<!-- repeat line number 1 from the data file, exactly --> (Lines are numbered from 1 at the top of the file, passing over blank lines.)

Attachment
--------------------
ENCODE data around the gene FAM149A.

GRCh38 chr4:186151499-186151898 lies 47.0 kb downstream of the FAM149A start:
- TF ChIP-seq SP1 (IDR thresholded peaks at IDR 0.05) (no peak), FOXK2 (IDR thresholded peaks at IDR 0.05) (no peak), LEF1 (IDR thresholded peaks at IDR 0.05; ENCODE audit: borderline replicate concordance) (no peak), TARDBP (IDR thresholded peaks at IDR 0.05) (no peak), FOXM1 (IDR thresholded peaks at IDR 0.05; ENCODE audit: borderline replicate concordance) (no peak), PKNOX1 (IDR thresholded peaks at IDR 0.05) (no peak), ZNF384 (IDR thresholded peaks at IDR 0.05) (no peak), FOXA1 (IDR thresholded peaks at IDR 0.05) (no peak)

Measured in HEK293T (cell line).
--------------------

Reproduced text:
ENCODE data around the gene FAM149A.